Tuesday, June 18, 2024
News10 Electric Vehicles With Best Range in 2020

10 Electric Vehicles With Best Range in 2020

Are you about to switch for an electric vehicle? If so, one of your biggest concerns is certainly the range that your next ride will offer you. If there was reason to worry about this a few years ago, because few vehicles offered anything substantial, it’s less the case today as the offer has grown and diversified.

So here are the 10 vehicles that offer you the most electric freedom when fully charged. We’ve included both the models currently on sale in Canada as well as those that can be ordered since their arrival on the market is imminent.

However, as you’ll notice, one brand dominates the list. And that’s a bit normal; it’s the one that pushed the envelope and set the standards that everyone is now pursuing in the field.

1 – Tesla Model S Long Range Plus: $105,990 ($74,990 US)

Tesla Model S Range
Tesla Model S | Photo: Tesla

The Tesla Model S is the best electric car with the longest range at 629 kilometres (391 miles). As mentioned, it’s the one that’s targeted by everyone as the enemy to kill. It’s also the one that allowed Tesla to become what it is today, even if it was another model, the Roadster, that paved the way for it.

2 – Tesla Model X Long Range Plus: $112,990 ($79,990 US)

The Model X is another that has contributed to the success of the brand. This uniquely styled SUV with its rear butterfly doors offers 564 kilometres (351 miles) of freedom, again in the extended-range version. In the worst-case scenario with the Model X, the base version still offers 491 kilometres.

3 – Tesla Model Y Long Range: $75,990 ($52,990 US)

Tesla Model Y – Tesla

The Model Y is Tesla’s next big thing. The one about to make its debut is not only adopting the industry’s most popular format, the compact SUV, but it’s also going to offer the most range in the segment, 509 kilometres, or 316 miles. Be prepared to see a lot of them on the road considering its price is slightly more affordable.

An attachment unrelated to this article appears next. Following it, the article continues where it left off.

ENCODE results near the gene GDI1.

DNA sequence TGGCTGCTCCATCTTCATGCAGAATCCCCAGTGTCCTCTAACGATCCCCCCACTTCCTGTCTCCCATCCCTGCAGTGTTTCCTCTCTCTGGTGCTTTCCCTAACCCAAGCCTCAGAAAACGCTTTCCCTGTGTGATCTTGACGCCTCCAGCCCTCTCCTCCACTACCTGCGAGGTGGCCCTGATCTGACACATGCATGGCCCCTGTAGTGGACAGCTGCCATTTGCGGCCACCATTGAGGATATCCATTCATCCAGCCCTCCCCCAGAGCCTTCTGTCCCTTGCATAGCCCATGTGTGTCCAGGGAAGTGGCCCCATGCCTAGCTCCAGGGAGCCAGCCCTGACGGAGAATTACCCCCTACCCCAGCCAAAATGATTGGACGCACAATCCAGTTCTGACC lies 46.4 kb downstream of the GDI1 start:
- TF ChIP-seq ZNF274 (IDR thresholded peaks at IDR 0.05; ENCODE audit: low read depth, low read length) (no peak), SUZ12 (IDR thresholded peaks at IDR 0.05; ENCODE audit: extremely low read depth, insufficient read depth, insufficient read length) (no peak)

4 – Tesla Model 3 Long Range: $64,990 ($46,990 US)

Tesla Model 3
2019 Tesla Model 3 Performance | Photo: Tesla

Finally, the fourth Tesla product that dominates the market is the Model 3 sedan. It offers, at best, 518 kilometres (322 miles) of freedom with, you guessed it, the extended-range version. The base model offers 402 km, which puts it on par with competing models from generic manufacturers.

5 – Ford Mustang Mach E California Route 1: $64,495 ($52,400 US)

Ford Mustang Mach-E
Ford Mustang Mach-E

Here’s one that’s been a hot topic of discussion since its official debut at the Los Angeles Auto Show last fall. No matter who cries heresy because of the use of its name, the California Route 1 version is the one that will offer the greatest peace of mind with 475 kilometres (300 miles). Since we’re talking about a Mustang product, different versions will be in the catalogue and some will be mainly performance-oriented.

6 – Porsche Taycan 4S: $119,400 ($115,140 US)

Porsche Taycan 4S

Nothing Porsche does is trivial, and with the Taycan, the brand’s first all-electric model, you get something spectacular. And nothing is the same when it comes to range, either. In fact, the finding is unanimous here; the model offers more range than what’s advertised. In fact, it’s the new 4S version that offers the best result at 327 kilometres (203 miles), but tests conducted by numerous media outlets put the capacity at something around 450 kilometres, or 280 miles.

7 – Polestar 2: $69,900 ($59,900 US)

Polestar 2